Thousands of us came together in ‘The Big One’, a mass demonstration about the climate crisis, over four amazing days from the 21- 24 April.
Organisers Extinction Rebellion (XR) showed us that an existential threat to humanity’s very future on this planet can unite the most disparate groups of people. Whether we were believers or atheists, revolutionaries or ramblers, eco-warriors or worried grans, twitchers or trade unionists, young or old, the event included an extraordinary number of charities and NGOs plus trade unions, pressure groups, and representatives of all faiths and none.
Coat of Hopes
We travelled up from Sussex on Monday, after a weekend when thousands of people had already marched on Parliament Square, picketed government offices, celebrated Earth Day on Saturday and rubbed shoulders with the Marathon crowds on Sunday. If I was worried that the final day would be an anti-climax, it certainly was not.
We were lucky enough to meet Barbara Keal on the station platform, the artist who had initiated the Coat of Hopes, and walked all the way from the south coast to Glasgow for Cop 26. As she journeyed through Britain, Barbara had added patches all the time as people sent their hopes to be sewn on the cloak.
Arriving in London that day, she donned the coat on Victoria Station, heavy with its load of patchwork hopes, and led us out down Victoria Street, tall and compelling as she sang the Coat’s song – a modern day prophet. We, her little band, carried the long train as she walked and took turns in wearing it, feeling its warmth and the weight of all those hopes. Passers-by stopped us and asked the story. Others bounced up to Barbara to reminisce, having encountered her somewhere on the long road to Glasgow.
The carnival atmosphere developed as we drew nearer to the Houses of Parliament. Groups of people converging from all directions: the Red Rebel performance troupe were all in green – their faces white masks. A crowd of people with a massive model chimney were part of the Incinerator procession, on their way to picket the Department of Energy Security and Net Zero. I was told about the thousands of pink boats that were delivered to the Home Office, symbolising the millions having to leave home because of climate and ecological collapse.
Then we were in Parliament Square, flags and banners held aloft, music playing, drums and thousands of people all united in a single aim, to survive! Stalls lined the pavements – stalwart defenders of eco-systems, natural diversity, precious habitats, island nations, sustainability and, wonderfully, street food cooked by XR and offered for whatever anyone could afford.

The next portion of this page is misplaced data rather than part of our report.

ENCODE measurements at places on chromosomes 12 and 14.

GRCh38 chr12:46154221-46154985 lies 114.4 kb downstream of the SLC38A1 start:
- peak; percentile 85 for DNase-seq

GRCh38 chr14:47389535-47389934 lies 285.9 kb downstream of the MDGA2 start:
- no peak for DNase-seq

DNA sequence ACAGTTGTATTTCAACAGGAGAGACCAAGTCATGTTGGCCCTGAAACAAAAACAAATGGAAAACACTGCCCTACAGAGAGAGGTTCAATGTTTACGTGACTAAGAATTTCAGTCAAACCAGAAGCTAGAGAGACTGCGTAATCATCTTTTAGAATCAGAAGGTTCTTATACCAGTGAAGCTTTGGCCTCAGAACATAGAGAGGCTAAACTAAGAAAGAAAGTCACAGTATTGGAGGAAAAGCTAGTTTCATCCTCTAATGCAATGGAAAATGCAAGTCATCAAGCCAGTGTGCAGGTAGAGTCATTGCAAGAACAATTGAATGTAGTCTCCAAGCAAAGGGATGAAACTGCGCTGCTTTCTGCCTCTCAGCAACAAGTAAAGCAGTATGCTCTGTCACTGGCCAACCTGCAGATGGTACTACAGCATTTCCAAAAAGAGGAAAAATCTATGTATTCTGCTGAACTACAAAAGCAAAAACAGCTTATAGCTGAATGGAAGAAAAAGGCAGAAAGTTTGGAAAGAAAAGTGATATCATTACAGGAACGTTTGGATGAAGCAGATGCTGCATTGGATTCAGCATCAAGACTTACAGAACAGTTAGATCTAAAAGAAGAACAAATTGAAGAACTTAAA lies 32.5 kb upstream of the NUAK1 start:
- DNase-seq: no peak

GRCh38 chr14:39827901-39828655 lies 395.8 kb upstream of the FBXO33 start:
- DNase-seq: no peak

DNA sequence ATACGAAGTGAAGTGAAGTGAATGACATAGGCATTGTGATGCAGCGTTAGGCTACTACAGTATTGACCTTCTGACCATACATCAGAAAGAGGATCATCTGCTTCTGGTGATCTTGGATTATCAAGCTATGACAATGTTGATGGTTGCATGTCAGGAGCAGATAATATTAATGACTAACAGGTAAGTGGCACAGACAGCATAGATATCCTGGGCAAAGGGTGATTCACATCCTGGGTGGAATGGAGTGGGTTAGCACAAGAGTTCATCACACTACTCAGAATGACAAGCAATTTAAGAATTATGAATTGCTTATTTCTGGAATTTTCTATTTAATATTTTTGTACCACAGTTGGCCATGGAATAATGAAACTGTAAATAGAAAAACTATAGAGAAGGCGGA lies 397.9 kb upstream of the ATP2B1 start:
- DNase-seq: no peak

We sat on the kerb, eating a delicious vegan curry, listening in to a Citizens Assembly on whether it was better to organise locally, picket the strongholds of the fossil fuel barons, or carry out actions that would lead to prison. The final outcome was that we should try a mixture of all three, although being slung into Lewes jail for annoying Tory MPs does not really appeal.
A sadder yet ultimately inspirational half hour followed as we listened to Holly, partner of Marcus Decker, who had just been imprisoned for two years and seven months, together with Morgan Trowland, for scaling the Queen Elizabeth Bridge at the Dartford Crossing. They hung a Just Stop Oil banner from the bridge and remained in hammocks until the police removed them.
Their sentences seem particularly harsh and it’s incredibly concerning that so many climate activists are ending up in court, not allowed to express their motivation as it risks extra weeks in prison for contempt. Holly’s speech was heartening and without bitterness, looking towards an appeal, but taking heart from the fact that the inmates of Chelmsford Prison were now hearing the gospel of sustainability.
A moving conclusion…
Wandering slowly back around Parliament Square, there was much to think about as the final mass demonstration gathered outside the House of Commons. Music filled the air; groups of people were everywhere and the square was still a place for pedestrians rather than traffic. Even the Met police seemed chilled.
Dropping in at the faith hub, I was sad to miss the open air communion on the pavement, but inspired by Archbishop Sentamu’s story about Shell calling the police when he attempted to deliver a letter in his role as Chair of Christian Aid. As a worried gran, the last sentence is one that particularly moved me:
“We ask you to humbly reflect on the need for your company to now rapidly change course, in order for there to be justice and mercy, and life at all, for all future generations. Be assured of our prayers for wisdom, courage and strength as you consider your response. Please look into the eyes of a child that you love, as you do.” – Archbishop Sentamu
..and an invitation
In one of the few media reports of the weekend’s activities, The Guardian mentions XR’s invitation “to become part of a new, thriving campaign to protect and restore our world.” Will you join me?